Malgo: Everything started when I was a small child and Paul the second Pope he came to Poland and  it was a communist time and I had the feeling that someone very important is coming, that all people on the street and all my family watching television with silence and excitement. I have this feeling that it's someone who really has an impact on the world and an impact on people’s hearts and minds, so depending on what philosophy you were using. So I had this feeling that someone very important and precious is coming. And then I asked my mum if a woman can become a pope.  And then my mother told me no. And I was very shocked, and I asked my mother why? And my mum said that if I will be older then I will understand. So in all this time I’m just trying to understand it and I’m really looking for each positive change because I always feel that it’s better to see positive things and to focus on it because then we will have more positive. So then these childhood questions led me to just research, how it looks in the different religions. I did also a film about women in, it was Christian, but I don't remember, it was a very short film. Then about Thailand, then my first full length film about Sri Lanka. And also I made one about Sharman's in the Philippines, but I didn't finish. So, I feel that this equality in the spirituality is very important because we have now this feminist movement that we have equality at work, working on equality in the government, right. There is still a lot to do. But last step of it is equality in these religious structures, right, this is one part, and another part is also the re-establishment and rebirth of those goddess women spirituality. So there are these two changes what I really support. And then I believe that our work will be much better, right, because patriarchy, we see the results. Wars, poverty, discrimination, these destroy our planet. So I believe when we change this and this quality, then everything will be better because this is the source of problems, inequality.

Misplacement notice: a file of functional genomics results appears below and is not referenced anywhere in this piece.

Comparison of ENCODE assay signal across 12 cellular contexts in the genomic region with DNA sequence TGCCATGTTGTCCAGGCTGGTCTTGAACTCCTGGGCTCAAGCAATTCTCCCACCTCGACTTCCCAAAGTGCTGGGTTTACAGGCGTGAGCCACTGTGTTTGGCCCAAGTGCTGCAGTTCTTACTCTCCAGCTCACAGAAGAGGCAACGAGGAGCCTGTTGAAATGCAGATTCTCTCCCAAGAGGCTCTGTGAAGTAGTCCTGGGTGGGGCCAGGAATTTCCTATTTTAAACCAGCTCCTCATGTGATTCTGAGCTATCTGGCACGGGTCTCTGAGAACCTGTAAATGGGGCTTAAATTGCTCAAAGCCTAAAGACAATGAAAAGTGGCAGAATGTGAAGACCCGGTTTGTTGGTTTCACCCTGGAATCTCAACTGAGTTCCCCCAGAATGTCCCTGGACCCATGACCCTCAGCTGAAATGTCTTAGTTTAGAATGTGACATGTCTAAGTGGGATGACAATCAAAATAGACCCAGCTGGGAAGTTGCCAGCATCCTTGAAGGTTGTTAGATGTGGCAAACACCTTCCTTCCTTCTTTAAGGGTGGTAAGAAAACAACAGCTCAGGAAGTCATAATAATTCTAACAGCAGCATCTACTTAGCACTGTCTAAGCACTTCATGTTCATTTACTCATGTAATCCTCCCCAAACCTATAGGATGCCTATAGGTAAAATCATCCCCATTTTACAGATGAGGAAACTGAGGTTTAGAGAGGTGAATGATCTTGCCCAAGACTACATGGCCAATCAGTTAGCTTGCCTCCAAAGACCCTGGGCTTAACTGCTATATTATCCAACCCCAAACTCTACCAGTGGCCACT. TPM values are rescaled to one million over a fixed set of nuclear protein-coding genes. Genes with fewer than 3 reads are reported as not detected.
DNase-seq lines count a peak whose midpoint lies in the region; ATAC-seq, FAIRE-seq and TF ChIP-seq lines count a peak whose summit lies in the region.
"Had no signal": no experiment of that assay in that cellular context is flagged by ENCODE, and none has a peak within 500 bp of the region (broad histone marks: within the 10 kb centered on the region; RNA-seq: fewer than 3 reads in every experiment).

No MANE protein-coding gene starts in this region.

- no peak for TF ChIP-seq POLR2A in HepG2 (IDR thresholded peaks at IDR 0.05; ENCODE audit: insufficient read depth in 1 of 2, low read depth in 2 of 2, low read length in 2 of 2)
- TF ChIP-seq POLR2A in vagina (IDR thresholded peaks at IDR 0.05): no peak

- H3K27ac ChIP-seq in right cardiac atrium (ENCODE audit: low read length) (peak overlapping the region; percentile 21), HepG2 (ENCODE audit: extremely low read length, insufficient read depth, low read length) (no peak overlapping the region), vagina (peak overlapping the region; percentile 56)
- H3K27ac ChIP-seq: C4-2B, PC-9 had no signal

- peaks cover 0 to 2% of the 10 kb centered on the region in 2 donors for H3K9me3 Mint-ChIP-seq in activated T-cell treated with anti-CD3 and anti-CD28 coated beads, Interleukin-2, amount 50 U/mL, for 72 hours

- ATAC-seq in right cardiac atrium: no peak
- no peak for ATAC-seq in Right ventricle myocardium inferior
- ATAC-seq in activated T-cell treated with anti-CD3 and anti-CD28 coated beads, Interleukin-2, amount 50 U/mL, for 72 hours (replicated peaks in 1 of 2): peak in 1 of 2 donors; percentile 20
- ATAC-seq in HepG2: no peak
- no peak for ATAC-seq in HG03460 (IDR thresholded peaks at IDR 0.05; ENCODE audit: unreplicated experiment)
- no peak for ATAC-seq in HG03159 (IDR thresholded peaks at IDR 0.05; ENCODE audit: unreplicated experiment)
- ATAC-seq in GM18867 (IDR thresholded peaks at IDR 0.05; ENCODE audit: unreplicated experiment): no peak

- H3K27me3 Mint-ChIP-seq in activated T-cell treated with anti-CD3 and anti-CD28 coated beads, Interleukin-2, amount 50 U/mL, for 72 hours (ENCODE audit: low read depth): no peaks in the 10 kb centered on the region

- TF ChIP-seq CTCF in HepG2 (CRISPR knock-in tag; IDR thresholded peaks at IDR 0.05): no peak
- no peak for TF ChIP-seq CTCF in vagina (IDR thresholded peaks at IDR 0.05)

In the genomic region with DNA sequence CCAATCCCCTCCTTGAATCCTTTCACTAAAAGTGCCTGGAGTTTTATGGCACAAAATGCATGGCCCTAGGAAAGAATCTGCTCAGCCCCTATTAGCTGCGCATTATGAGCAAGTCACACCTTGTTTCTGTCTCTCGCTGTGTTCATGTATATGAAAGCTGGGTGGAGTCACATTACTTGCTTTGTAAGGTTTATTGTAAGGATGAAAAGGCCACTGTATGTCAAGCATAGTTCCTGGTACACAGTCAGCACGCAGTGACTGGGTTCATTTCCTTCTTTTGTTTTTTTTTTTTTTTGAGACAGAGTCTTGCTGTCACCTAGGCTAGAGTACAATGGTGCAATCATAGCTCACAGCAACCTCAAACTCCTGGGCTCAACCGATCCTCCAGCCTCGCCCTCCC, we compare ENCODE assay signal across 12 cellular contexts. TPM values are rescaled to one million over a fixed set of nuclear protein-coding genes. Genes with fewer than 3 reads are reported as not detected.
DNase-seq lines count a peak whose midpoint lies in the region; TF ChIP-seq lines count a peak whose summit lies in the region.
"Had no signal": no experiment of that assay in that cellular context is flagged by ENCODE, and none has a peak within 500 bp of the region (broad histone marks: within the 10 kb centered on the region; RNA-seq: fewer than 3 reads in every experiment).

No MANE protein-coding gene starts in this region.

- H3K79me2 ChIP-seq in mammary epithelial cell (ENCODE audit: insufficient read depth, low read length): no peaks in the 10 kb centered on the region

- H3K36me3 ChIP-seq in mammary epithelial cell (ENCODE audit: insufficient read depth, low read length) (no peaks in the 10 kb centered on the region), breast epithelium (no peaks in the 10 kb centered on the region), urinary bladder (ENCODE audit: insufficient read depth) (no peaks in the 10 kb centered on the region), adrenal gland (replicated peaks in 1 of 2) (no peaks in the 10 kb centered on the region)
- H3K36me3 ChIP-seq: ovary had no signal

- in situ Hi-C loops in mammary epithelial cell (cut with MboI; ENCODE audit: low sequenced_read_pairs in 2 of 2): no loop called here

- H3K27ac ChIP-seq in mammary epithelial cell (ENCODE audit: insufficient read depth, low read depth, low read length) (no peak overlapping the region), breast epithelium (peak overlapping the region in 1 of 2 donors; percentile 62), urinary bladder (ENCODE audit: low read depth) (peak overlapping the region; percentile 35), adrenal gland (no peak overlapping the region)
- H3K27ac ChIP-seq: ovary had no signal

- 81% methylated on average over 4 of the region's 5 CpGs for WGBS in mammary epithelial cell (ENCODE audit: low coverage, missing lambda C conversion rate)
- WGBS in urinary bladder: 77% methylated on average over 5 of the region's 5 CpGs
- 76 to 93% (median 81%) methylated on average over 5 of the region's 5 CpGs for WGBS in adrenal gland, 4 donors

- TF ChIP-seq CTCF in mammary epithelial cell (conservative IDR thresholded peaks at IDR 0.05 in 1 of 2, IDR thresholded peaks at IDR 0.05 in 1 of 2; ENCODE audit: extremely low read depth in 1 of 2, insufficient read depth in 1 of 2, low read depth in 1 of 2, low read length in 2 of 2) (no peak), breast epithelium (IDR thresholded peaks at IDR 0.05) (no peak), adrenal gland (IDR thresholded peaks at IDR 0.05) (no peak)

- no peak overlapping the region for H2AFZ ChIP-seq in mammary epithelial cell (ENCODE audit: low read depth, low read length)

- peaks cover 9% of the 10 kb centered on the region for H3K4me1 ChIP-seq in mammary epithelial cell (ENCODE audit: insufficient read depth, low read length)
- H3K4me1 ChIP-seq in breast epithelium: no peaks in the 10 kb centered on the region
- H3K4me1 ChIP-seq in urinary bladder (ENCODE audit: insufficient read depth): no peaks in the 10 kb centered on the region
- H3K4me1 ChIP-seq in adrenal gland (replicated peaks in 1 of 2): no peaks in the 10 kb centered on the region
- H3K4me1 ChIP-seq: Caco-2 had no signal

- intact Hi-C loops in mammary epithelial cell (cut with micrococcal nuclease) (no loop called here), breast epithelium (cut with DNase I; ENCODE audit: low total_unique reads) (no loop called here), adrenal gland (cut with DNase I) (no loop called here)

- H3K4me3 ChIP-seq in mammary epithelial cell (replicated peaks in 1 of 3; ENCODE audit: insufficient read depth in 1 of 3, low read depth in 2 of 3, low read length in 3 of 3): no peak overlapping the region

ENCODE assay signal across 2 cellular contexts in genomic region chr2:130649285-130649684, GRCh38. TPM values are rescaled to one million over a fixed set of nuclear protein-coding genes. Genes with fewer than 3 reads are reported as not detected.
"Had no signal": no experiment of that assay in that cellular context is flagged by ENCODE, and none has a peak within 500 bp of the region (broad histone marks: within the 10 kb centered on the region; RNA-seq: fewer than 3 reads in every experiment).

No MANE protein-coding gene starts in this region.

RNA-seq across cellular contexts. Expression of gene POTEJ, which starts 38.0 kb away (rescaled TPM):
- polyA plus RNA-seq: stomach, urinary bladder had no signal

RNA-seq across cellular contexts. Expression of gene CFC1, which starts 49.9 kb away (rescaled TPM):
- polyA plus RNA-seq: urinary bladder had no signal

Jack: Yeah, that’s wonderful Malgo, beautifully said and connecting all these things together. I just couldn’t agree more with you.